The following is Stephen Cranny’s fourth guest post here at Times & Seasons. Stephen Cranney is a Washington DC-based data scientist and Non-Resident Fellow at Baylor’s Institute for the Studies of Religion. He has produced over 20 peer-reviewed articles and six children According to conventional wisdom, the Church in the United States and other developed  countries can either be described as in a state of stasis or slow, steady growth. I have no reason to doubt this general consensus, and it appears to be supported by findings by Matt Martinich and others that the Church is consistently adding units in the United States.[1] As I’ve noted elsewhere,[2] raw on-the-rolls membership is not the best indicator of Church growth for a variety of reasons, but increases in units is probably a good indicator of substantive growth, and by these measures the Church appears to be doing fine. However, this superficial reading can be misleading, as it does not take into account “age structure effects” which may hide very real declines in Church growth that are not readily apparent from a surface reading of the numbers. Age structure effects is a very technical subject, but to summarize:  the Church in the US may be forming new wards, registering more members on its rolls, and building more temples to meet increasing demand while actually having undergone changes, such as lower birth rates and a net outflow of members, that will lead to the…

Are Half of All Church Members in the US Single?

Chart showing the percentage of married LDS adults is between 80% and 60% since the early 1990s.

The following is Stephen Cranny’s third guest post here at Times & Seasons. Stephen Cranney is a Washington DC-based data scientist and Non-Resident Fellow at Baylor’s Institute for the Studies of Religion. He has produced over 20 peer-reviewed articles and five children. I was surprised at the Church’s seeming statement (I’ll discuss why it was “seeming” later), echoed around the standard General Conference post-game analysis that half the Church in the United States was single. The surprise came from the fact that self-response surveys on religion and marital status consistently show that a solid majority of adult Latter-day Saints are married. For example, the largest recent self-report survey (Pew 2014) reports that 66% of self-identified adult Latter-day Sainta are married. I checked the General Social Survey, an omnibus survey taken every year with a wide variety of variables, and found similar results. Now, the GSS only has a couple dozen Latter-day Saints every year so the results are much more sporadic (as can be seen below). However, by combining years you basically get the same picture painted in the 2014 Pew report, with Latter-day Saint marrieds in the low-to-mid 60s range as of the mid-2010s (2018 is also available in a different dataset, but I dashed this off in between errands; presumably that one year won’t radically affect the take-away). So why the discrepancy? I can think of a few reasons, some more convincing than others. 1. Surveys use self-reported members,…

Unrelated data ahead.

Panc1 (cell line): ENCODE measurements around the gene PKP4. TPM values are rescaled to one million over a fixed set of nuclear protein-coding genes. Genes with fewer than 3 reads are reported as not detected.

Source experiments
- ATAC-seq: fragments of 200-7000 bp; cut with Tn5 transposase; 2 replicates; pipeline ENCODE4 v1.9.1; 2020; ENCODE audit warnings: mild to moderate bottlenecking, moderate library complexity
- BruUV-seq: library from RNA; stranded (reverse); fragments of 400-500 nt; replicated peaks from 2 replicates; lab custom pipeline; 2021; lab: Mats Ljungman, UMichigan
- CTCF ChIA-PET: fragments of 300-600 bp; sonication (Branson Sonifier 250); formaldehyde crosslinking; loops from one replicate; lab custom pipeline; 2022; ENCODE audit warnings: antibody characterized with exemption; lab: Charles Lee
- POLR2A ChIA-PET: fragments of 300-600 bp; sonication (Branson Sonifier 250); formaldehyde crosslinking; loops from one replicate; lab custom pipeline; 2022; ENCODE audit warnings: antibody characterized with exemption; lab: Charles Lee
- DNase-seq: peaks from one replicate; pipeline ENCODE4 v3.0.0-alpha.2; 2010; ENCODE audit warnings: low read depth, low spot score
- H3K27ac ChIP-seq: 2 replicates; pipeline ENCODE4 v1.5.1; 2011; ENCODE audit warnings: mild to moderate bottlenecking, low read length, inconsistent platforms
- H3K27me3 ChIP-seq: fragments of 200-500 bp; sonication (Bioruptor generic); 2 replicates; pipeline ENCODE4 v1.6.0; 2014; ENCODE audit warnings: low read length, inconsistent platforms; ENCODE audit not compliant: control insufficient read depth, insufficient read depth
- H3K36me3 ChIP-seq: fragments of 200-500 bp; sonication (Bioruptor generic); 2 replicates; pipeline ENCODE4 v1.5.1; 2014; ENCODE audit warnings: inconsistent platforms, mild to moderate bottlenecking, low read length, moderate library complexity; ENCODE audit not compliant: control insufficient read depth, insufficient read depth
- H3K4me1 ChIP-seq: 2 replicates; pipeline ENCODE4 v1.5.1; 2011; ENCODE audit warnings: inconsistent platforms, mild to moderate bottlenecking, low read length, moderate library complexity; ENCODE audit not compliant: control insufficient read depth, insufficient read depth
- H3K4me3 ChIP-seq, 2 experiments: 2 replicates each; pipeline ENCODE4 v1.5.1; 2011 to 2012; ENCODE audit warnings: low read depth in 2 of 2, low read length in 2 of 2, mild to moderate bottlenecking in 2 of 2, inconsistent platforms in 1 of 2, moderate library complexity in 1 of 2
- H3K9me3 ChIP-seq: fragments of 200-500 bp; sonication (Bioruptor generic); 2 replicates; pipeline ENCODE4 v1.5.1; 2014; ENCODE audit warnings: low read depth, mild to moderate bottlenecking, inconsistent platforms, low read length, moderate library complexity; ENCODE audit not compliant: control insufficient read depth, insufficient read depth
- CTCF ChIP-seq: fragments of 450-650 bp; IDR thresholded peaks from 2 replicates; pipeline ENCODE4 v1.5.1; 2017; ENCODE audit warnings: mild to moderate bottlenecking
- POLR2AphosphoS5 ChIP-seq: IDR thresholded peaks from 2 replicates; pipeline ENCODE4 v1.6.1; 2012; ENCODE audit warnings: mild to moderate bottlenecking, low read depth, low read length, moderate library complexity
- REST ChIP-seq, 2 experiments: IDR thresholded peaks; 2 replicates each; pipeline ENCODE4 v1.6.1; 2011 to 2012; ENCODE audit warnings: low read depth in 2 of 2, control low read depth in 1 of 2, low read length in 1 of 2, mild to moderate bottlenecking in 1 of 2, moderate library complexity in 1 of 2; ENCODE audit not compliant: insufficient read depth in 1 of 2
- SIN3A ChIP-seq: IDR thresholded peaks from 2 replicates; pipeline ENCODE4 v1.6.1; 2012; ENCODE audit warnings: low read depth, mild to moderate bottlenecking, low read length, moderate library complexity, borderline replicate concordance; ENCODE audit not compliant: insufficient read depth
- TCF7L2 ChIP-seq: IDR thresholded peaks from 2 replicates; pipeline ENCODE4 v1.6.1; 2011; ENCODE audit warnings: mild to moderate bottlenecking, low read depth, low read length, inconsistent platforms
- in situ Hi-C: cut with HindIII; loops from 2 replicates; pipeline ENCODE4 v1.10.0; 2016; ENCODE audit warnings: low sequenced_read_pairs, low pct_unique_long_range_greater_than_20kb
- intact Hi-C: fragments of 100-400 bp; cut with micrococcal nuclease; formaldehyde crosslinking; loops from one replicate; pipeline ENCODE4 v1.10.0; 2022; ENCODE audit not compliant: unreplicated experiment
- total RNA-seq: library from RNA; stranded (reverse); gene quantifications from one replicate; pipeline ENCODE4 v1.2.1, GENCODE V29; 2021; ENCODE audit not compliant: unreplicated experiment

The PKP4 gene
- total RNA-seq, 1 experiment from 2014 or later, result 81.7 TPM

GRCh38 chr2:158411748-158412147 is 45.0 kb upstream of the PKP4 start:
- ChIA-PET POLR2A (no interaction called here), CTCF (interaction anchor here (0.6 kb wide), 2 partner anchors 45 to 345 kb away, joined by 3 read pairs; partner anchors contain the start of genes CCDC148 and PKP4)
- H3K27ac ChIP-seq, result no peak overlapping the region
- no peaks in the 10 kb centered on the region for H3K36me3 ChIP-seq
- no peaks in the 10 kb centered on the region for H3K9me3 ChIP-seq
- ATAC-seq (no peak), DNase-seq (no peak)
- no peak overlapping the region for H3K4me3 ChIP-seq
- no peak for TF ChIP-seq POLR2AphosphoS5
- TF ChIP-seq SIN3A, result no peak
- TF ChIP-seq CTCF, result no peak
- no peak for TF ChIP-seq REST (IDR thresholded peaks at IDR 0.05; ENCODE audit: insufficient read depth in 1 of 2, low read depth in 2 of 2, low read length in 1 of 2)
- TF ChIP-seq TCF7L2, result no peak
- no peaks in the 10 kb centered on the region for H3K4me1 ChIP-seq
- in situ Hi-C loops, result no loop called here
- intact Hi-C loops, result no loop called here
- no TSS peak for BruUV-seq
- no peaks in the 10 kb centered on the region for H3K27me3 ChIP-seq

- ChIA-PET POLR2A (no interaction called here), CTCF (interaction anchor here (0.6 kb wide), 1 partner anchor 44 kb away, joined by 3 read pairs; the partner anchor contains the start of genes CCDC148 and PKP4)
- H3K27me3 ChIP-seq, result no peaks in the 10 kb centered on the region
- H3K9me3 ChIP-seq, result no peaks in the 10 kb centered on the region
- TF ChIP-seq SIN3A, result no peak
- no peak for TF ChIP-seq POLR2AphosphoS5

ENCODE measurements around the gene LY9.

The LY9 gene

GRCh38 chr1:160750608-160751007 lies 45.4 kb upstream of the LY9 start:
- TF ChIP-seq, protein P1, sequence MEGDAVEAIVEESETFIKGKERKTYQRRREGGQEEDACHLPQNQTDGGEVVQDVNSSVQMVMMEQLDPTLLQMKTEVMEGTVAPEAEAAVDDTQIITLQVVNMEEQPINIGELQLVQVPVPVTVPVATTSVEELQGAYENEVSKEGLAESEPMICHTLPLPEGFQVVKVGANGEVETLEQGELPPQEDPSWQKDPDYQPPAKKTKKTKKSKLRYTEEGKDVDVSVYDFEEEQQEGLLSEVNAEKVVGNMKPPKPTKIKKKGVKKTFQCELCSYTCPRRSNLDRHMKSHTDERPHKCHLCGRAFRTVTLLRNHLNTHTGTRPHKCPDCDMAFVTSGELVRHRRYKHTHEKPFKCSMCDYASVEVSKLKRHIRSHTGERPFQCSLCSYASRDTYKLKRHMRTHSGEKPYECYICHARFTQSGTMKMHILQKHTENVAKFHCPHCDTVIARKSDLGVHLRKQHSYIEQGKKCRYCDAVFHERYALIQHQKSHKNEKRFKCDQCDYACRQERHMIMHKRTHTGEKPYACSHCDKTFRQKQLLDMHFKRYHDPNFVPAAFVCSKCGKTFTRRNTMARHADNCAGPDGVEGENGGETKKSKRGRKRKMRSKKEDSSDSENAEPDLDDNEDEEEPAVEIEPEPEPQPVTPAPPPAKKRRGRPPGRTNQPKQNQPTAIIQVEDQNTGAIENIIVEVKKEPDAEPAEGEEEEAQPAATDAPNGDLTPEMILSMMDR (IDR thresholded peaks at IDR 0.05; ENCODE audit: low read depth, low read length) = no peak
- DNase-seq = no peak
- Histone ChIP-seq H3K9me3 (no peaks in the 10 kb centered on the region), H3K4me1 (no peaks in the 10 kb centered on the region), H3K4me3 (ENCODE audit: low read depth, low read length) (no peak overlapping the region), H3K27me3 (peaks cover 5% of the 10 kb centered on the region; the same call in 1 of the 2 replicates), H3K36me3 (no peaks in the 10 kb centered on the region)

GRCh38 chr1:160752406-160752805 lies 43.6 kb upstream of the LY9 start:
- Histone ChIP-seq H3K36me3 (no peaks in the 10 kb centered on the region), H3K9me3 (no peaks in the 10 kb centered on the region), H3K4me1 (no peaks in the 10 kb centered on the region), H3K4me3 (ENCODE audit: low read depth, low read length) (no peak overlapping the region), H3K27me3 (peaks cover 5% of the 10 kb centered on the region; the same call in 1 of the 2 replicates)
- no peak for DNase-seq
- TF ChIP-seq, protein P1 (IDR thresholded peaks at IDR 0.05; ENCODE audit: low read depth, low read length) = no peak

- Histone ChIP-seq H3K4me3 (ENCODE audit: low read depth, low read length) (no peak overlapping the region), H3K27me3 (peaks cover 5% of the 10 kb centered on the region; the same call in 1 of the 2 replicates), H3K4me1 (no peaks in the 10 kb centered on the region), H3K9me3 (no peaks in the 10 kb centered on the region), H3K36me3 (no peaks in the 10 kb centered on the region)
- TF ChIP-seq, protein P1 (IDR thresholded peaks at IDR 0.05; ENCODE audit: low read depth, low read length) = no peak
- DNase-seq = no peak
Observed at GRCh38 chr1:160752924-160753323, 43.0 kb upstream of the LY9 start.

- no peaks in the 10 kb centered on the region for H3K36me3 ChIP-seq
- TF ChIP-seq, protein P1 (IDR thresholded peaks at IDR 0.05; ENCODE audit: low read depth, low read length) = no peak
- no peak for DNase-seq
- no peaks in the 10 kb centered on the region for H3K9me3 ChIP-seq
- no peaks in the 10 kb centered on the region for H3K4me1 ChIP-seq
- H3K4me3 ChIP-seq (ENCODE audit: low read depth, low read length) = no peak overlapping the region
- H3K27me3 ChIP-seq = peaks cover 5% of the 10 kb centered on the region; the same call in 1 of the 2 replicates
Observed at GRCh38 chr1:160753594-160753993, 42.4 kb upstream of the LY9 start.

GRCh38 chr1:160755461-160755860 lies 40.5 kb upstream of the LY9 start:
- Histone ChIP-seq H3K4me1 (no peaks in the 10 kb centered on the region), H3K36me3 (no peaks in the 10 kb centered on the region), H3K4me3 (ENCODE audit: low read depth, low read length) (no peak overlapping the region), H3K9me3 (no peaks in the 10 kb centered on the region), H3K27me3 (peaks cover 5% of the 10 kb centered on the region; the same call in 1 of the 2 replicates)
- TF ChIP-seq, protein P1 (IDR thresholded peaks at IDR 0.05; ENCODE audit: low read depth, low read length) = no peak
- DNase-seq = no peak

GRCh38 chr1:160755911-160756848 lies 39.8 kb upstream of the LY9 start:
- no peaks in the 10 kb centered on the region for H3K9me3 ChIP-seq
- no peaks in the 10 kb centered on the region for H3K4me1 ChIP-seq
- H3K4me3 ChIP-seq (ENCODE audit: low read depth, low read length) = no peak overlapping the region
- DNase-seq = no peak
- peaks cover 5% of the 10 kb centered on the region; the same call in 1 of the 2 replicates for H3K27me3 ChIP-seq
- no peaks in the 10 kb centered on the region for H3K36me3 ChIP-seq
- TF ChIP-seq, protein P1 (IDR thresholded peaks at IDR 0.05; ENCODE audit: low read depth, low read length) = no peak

What do people look up about the Church on Wikipedia?

The following is Stephen Cranny’s second guest post here at Times & Seasons. Stephen Cranney is a Washington DC-based data scientist and Non-Resident Fellow at Baylor’s Institute for the Studies of Religion. He has produced over 20 peer-reviewed articles and five children. When somebody is looking up material about the Latter-day Saint movement on their own, which themes draw their attention? What do they look up? Despite all the attention given to the media’s role in narrative-shaping, the fact is that Wikipedia is still the primary go-to source of information for most things that happened longer than a day ago. While many people are keeping their ears to the ground about the latest media response to this or that, I’m consistently surprised at how little Wikipedia makes an appearance in discussions about framing, so I decided to systematically analyze the Church’s presence on Wikipedia using software I wrote (available on my Github page here). By knowing what people are looking up vis-a-vis the Church, we get a sense of what people are interested in learning about the Church. In my experience, it seems people often associate the Church with very particular subject(s) (polygamy, LGBT issues, etc.), and they implicitly assume that those issues similarly loom large in the consciousness of others, when in fact that particular issue may never cross into the same stream of thought as the Church for most people. My program builds out a citation network of Wikipedia…

Is Activity Increasing Among US-based Latter-day Saints?

The following is a guest post from Stephen Cranny. Stephen Cranney is a Washington DC-based data scientist and Non-Resident Fellow at Baylor’s Institute for the Studies of Religion. He has produced over 20 peer-reviewed articles and five children. I calculated the percent of people who self-identify as Latter-day Saints who are “active” (attend Church about once a week) from the early 70s to today. The estimates are a little unstable because of the small numbers involved, but suggest that “activity” has actually been increasing. The numbers are derived from the General Social Survey, a large, representative survey of the US taken almost every year that has questions on just about every major behavioral, demographic, and social variable, including religious affiliation. Because there are only a handful of Latter-day Saints each year, I combined years to get larger samples for each point so that the trend wasn’t so bumpy. The 1972-1976 bracket at the beginning, for example, pools together all the self-identified Latter-day Saints in the GSS survey from 1972-1976, the next bracket includes all the self-identified Latter-day Saints from 1977-1983, and so forth. I used the supplied “survey weights,” multipliers attached to each respondent to make sure that the survey sample as a whole is representative (so if the survey captured half as many of one demographic as there are in the US, that person’s response would be worth twice as much in terms of averages). The code is on…